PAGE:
You will certainly need a new car sometime, and now is a good time to start looking. Used cars are expensive these days relative to new cars. With the end of the model year upon us, dealers will discount and manufacturers will put rebates or dealer incentives on them. A Kia Sportage LX with auto transmission will cost at least $21,000 MSRP with destination fees. There is a $500 rebate for the Sportage. It also gets 21 MPG city and 29 MPG highway - even city mileage is better than your Windstar. Postpone any preventative maintenance until you explore new car options. If you have any questions, let us know.
Actually I clipped out an article by the guy who writes a column call UNDER THE HOOD. He recommended doing proactive replacement of fuel pump (which they said normally has a lifespan of 100 to 150,000 miles) as well as hoses and belts and possibly the starter. He was responding to someone with a car that has 231,000 miles on it, but was giving the information out as general advice for cars with 6-figure mileage. This was just a month ago, so he is talking about cars of this century. He also felt most cars with good care can probably go as high as 300,000 miles. I have AAA plus, so am covered there. My fear is the car stalling due to a failure while driving on one of our horrific SF Bay Area California freeways, with semi’s, 5 to 6 lanes of very crowded 70 mph traffic, no place to pull off the road. If it fails in my driveway or on a local street, no big deal. Yes, used cars seem to be holding WAY TOO MUCH of their value right now. In the past I always bought a one-year-old car with around 20,000 miles or less on it. And was able to save substantially off the original price of the car. Plus take really good care of the car. Now you have to wait until a used car is 4 or 5 years old to get the same sort of savings vs. new car price. I like the idea of pretending I am paying off a loan for a $20,000 car…maybe keeping it in a separate savings account, and then once the economy finally turns around, and more people are feeling comfortable about changing out their cars more often, instead of holding on to them forever, and used cars have a better value versus the new cars, then I can jump in. The selection would be better as well. Right now, any decent used crossover that hits the market gets snapped up in a week.
“Preventative maintenance” like that makes sense on mission-critical vehicles like ambulances or military trucks, but not so much on normal cars.
There are exceptions to most simple rules. I bring my 2002 Sienna with 185,000 miles, to the heart of Mexico, and the closest repair place is at least two hours away, which sort of makes my needs mission critical in its own way. I imagine parts here are very high priced; some might need to be air freighted in (they didn’t start making them here till 2003) so far what you call PM has limited repairs here to a battery and a light bulb. If you have a dealer or Auto Zone 2 miles away, things are different.
Nope, If I were you, this would be a good time to dump it and get into something new. I definately would look at new right now while things are still a little slow. Interest rates are anywhere from zero to about 3% so why would you worry about paying it off. Get something you like at a low rate, with a warranty, and enjoy yourself.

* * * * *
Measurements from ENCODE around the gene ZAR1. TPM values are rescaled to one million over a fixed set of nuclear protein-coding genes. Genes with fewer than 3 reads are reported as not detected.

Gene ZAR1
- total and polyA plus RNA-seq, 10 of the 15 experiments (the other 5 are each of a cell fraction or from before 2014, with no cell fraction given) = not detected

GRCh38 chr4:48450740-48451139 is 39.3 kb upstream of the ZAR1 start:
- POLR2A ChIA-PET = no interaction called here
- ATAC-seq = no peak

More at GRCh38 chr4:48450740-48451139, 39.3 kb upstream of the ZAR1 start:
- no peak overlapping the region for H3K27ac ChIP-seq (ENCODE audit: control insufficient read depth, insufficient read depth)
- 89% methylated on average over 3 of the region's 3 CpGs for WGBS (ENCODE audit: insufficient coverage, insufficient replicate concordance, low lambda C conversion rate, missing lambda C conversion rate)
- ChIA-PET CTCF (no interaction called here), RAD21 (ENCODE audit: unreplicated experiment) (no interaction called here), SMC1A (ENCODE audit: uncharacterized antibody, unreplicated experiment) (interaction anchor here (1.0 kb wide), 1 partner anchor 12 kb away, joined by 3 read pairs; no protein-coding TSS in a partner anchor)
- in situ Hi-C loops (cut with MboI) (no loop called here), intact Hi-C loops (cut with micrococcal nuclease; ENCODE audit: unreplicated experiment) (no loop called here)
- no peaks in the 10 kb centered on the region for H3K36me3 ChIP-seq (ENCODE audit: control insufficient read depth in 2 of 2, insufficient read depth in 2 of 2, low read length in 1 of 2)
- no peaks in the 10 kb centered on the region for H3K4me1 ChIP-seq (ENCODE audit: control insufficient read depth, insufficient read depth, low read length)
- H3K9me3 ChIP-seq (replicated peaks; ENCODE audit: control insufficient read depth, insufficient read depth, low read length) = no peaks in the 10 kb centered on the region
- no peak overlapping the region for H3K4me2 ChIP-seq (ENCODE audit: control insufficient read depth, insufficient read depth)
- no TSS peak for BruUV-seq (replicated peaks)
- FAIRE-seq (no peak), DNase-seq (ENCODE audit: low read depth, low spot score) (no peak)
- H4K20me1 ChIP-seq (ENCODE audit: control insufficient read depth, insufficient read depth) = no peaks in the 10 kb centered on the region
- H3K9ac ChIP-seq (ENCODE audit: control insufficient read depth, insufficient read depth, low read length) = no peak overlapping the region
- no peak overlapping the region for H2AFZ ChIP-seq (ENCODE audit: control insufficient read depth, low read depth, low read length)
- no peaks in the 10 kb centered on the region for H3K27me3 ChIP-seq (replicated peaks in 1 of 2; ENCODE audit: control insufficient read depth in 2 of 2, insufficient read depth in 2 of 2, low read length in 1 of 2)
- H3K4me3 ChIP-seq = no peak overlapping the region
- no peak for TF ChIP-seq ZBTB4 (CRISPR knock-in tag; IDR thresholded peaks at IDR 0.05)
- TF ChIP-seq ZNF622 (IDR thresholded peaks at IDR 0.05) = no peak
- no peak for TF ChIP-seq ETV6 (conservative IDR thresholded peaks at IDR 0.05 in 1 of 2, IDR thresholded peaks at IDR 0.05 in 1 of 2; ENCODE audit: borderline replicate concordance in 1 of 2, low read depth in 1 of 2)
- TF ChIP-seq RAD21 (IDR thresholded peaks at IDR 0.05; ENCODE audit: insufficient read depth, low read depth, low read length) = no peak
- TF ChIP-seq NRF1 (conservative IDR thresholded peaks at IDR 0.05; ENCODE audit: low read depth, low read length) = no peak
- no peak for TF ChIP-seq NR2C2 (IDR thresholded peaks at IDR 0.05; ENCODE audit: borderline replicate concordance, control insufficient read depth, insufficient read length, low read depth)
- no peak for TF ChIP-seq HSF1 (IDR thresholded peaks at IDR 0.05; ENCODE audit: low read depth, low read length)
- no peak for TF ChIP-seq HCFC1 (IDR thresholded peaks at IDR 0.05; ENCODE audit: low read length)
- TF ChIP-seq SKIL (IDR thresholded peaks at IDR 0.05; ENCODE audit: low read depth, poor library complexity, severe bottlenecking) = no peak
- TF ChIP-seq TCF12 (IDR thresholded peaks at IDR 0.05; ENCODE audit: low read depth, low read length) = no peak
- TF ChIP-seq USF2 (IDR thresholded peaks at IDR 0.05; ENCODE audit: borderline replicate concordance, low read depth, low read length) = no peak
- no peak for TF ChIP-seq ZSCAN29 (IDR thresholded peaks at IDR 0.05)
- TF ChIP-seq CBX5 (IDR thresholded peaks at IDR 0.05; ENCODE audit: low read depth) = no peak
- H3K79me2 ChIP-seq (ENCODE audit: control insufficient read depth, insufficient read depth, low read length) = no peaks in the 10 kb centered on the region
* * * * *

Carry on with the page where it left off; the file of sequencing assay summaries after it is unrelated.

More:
I vote for just basic stuff for the Van until it has its next major failure, then buy something new. I also agree that you should be saving and looking from now on.
Airplanes get rebuilt after so many “hours” of use because a failure means you are falling out of the sky. Cars when they fail have the ability to roll to a stop. Sometimes that rolling to a stop is fine, but other times like in a long tunnel it can be dangerous.
The answer to the OP depends on how much he/she wants to spend to gain more confidence about the risk of a car failure at just the wrong time. Most of my driving involves good shoulders to move off the road and good cell phone coverage. I make sure my belts, hoses, and tires are in good shape. Other types of failures on the road happen, but are too rare to take pre-emptive actions.
I have another love it or list it question that I’d like help with. My father has a 1992 Honda Accord with only 71,000 miles. It’s got body rust and needs almost $2000 worth of repairs to pass inspection. I have been offered $500 for it. Should I get the car fixed or sell it? And is $500 a reasonable offer?
Sell it. $500 is an offer for a parts car, and that is reasonable.
$500 sounds reasonable for a car with rust issues and that needs repairs. Can’t really tell you more without hearing about the needed repairs and the location and extent of the rust.
Surface rust on some fender parts isn’t bad. Rust that affects the frame and structural support members of the car can make the car dangerous and not worth any repairs.
The rust is only around the wheels on the fenders but a body shop told me it would cost 1700 to properly fix. It needs a new muffler and tail pipe, front coil springs, strut assembly, shift cable and timing belt. The engine mounts cause vibration but they said that’s not worth fixing. The fan belts are cracking, the water pump is leaking and there’s an oil leak too. Sometimes it has trouble starting, especially after sitting a few days. I did fix the brakes recently, though since I felt that was a non-negotiable safety issue in order to drive it at all. I am taking it this week to another garage to see what they think it’s worth, but I appreciate the assurances from those of you who feel that $500 isn’t unreasonable. I want to be sure to get what it’s worth.
My advice is get rid of it ,I really love Fords -but if the coolant hasnt been maintained,I wouldnt trust it because all of the mini vans sitting on blocks around here have basically have the same problems- Kevin